Nah, the best language in the world: BrainFu*k
    Personally, I prefer Ook!.

    Although any of these are also quite fine.

  15. #65
    SitePoint Guru BerislavLopac's Avatar
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    Quote Originally Posted by Luke Redpath
    What exactly do you find so ugly about Ruby, that (seemingly) the majority of people find so elegant?
    Looks like swearing in comics: @#$!%/&?

  16. #66
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    Quote Originally Posted by Luke Redpath
    What exactly do you find so ugly about Ruby, that (seemingly) the majority of people find so elegant?
    It just doesn't feel right to me, also some of the "workarounds" to make it the developer easier like 20493201_43920_201 or -.49_43. Why not just raise a ****ing compiler error, and not just ignore the _. Just ugly. Neither do I like the HERE <<< HERE tricks like in PHP and PErl (i think has it too). Ugly.

    Also something like:

    for i in 1..3
    print 'hello'.id, " "
    end

    I would expect this couldn't work... id? What's that? Not defined anywhere also . bla , thing. Ugly. Also those "shortcuts" like %w. Do we still need to pay $20/K or what? Also the difference between @ and @@ before a variable (?). Ooh wait, it seems to be a class variable. I just think the they didn't really thought about a syntax when developing this language, it looks ugly and clumsy to me. But that's MY opinion...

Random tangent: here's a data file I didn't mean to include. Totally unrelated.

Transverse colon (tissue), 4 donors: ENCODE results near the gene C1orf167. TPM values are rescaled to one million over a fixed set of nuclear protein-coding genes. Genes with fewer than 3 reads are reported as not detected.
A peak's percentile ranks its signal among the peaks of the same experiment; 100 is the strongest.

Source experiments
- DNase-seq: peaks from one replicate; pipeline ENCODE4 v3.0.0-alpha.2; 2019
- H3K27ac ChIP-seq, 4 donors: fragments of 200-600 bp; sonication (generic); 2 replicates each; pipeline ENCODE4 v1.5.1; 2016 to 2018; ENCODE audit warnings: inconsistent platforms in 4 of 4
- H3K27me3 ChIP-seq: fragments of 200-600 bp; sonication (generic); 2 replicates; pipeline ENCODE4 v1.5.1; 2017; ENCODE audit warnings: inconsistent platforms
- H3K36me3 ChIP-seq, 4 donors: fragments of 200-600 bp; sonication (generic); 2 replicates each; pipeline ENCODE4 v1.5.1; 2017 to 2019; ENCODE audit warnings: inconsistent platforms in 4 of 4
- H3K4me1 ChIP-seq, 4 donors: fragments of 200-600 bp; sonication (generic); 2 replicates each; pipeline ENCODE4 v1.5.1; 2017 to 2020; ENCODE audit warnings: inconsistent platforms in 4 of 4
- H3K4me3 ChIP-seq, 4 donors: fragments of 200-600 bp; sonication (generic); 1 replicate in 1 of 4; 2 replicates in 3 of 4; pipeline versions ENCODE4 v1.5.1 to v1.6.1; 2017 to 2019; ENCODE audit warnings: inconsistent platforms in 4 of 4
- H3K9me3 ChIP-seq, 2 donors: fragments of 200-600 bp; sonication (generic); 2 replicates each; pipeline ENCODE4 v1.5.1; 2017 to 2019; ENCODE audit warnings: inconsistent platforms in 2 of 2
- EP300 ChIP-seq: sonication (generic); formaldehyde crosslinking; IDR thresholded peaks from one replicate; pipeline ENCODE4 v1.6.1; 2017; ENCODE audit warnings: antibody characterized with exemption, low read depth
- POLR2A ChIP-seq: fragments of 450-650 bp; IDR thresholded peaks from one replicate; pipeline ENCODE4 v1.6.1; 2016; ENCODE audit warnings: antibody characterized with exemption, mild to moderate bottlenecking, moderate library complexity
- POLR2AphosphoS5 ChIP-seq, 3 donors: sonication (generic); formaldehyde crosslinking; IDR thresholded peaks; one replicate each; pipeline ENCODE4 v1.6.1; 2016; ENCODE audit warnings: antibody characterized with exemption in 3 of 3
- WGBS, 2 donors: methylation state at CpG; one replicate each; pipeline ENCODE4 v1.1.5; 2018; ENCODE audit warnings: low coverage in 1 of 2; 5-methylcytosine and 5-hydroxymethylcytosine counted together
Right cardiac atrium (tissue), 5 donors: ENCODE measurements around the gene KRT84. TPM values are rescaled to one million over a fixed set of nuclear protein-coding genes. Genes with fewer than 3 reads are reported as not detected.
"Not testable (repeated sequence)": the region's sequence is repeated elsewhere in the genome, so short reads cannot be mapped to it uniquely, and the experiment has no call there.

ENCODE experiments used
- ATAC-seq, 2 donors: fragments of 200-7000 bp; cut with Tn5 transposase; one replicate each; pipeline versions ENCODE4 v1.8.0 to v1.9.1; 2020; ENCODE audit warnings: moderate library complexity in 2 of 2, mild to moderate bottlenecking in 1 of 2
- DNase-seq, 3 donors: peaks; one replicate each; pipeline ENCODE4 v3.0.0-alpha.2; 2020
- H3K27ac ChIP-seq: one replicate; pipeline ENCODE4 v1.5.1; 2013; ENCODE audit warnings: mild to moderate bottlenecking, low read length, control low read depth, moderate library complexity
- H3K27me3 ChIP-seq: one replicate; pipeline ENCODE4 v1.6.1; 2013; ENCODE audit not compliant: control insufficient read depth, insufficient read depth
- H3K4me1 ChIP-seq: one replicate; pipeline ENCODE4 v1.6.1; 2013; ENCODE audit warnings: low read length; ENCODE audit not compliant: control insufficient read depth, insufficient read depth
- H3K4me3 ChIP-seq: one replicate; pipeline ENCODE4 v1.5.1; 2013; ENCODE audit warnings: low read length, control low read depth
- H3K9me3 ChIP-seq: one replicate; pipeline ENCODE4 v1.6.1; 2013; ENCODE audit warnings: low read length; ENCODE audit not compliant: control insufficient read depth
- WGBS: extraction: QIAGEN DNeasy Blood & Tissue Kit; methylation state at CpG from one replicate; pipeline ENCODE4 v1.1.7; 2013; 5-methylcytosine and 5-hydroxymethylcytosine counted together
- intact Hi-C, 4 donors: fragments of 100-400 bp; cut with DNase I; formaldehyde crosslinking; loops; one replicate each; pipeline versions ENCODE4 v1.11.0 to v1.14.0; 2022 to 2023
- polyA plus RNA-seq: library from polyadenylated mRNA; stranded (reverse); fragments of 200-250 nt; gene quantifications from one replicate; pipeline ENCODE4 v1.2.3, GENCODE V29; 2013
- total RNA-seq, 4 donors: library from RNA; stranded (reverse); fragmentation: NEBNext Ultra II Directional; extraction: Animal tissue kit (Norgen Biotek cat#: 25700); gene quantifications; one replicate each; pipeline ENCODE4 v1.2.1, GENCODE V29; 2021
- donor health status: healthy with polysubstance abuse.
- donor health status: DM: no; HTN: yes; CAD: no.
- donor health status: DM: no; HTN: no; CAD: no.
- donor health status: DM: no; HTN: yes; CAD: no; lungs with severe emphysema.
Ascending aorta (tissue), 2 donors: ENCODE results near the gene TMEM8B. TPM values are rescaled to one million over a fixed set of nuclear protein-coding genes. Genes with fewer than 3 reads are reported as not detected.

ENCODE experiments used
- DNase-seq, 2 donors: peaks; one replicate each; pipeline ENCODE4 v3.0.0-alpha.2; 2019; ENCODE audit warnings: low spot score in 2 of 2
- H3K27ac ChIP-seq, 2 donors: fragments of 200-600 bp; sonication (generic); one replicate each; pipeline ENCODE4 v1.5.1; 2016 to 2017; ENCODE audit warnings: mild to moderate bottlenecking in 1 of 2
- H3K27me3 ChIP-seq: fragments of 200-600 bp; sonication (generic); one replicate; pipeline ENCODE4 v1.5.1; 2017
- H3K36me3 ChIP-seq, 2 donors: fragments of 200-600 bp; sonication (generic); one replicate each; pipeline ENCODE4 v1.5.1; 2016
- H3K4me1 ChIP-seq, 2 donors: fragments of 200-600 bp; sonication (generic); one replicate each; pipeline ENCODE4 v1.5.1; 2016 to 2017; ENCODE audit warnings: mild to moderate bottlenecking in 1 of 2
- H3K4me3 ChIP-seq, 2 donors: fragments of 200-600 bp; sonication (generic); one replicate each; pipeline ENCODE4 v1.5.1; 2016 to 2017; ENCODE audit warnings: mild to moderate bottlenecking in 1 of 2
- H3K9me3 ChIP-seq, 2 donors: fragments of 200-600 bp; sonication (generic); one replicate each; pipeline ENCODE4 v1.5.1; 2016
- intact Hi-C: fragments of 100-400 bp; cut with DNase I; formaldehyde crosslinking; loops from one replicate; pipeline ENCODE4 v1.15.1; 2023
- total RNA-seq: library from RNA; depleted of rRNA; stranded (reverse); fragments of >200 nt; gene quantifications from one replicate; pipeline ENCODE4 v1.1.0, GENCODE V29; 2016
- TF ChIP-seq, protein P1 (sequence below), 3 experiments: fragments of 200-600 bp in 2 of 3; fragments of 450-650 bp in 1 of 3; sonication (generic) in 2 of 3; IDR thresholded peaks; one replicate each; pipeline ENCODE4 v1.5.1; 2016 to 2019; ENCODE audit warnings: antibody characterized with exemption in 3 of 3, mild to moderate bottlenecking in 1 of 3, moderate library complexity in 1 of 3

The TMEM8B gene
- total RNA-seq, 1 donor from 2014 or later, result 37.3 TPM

It's not a language for a program who get paid per line

  17. #67
    SitePoint Guru BerislavLopac's Avatar
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    I'm starting to get a bit frustrated with the currently available languages:

    - Ruby: "swearing" syntax, not enough verbose for my taste.
    - Python: "self" param in class methods, and-or... Just a few strange ideas too many for my taste.
    - PHP: overcrowded global namespace, lack of other namespaces, still incomplete OO support, useful mostly for Web development.
    - Java: OVERLY verbose for my taste; static and explicit typing.
    - C#: still limited to a single vendor.
    - Javascript: lacking a good universal implementation, still most useful in browser environment (JScript is not bad, but see C# above)
    - C++: no automated memory management, fast in execution but slow in development.